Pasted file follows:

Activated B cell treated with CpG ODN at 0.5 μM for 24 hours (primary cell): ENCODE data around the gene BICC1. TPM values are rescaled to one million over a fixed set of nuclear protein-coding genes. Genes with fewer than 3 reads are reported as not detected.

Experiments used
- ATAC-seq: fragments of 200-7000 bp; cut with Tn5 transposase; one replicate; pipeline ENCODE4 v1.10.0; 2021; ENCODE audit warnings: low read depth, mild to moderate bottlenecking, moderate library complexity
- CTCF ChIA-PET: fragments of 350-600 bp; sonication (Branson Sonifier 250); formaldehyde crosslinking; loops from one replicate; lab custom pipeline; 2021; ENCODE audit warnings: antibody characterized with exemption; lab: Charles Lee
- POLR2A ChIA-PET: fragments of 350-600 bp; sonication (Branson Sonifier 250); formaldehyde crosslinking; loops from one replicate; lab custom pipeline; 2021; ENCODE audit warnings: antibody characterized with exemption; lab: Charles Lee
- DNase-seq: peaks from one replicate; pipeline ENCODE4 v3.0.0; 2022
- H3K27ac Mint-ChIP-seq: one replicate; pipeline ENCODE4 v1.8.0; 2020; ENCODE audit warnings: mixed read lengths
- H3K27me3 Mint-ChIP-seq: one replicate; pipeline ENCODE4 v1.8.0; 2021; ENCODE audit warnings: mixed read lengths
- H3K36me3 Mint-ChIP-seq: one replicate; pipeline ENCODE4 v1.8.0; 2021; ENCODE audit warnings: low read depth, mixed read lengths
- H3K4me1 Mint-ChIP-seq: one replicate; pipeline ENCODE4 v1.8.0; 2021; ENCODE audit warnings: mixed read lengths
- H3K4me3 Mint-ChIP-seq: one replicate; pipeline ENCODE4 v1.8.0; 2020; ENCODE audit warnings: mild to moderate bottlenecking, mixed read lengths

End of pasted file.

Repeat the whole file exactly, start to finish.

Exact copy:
Activated B cell treated with CpG ODN at 0.5 μM for 24 hours (primary cell): ENCODE data around the gene BICC1. TPM values are rescaled to one million over a fixed set of nuclear protein-coding genes. Genes with fewer than 3 reads are reported as not detected.

Experiments used
- ATAC-seq: fragments of 200-7000 bp; cut with Tn5 transposase; one replicate; pipeline ENCODE4 v1.10.0; 2021; ENCODE audit warnings: low read depth, mild to moderate bottlenecking, moderate library complexity
- CTCF ChIA-PET: fragments of 350-600 bp; sonication (Branson Sonifier 250); formaldehyde crosslinking; loops from one replicate; lab custom pipeline; 2021; ENCODE audit warnings: antibody characterized with exemption; lab: Charles Lee
- POLR2A ChIA-PET: fragments of 350-600 bp; sonication (Branson Sonifier 250); formaldehyde crosslinking; loops from one replicate; lab custom pipeline; 2021; ENCODE audit warnings: antibody characterized with exemption; lab: Charles Lee
- DNase-seq: peaks from one replicate; pipeline ENCODE4 v3.0.0; 2022
- H3K27ac Mint-ChIP-seq: one replicate; pipeline ENCODE4 v1.8.0; 2020; ENCODE audit warnings: mixed read lengths
- H3K27me3 Mint-ChIP-seq: one replicate; pipeline ENCODE4 v1.8.0; 2021; ENCODE audit warnings: mixed read lengths
- H3K36me3 Mint-ChIP-seq: one replicate; pipeline ENCODE4 v1.8.0; 2021; ENCODE audit warnings: low read depth, mixed read lengths
- H3K4me1 Mint-ChIP-seq: one replicate; pipeline ENCODE4 v1.8.0; 2021; ENCODE audit warnings: mixed read lengths
- H3K4me3 Mint-ChIP-seq: one replicate; pipeline ENCODE4 v1.8.0; 2020; ENCODE audit warnings: mild to moderate bottlenecking, mixed read lengths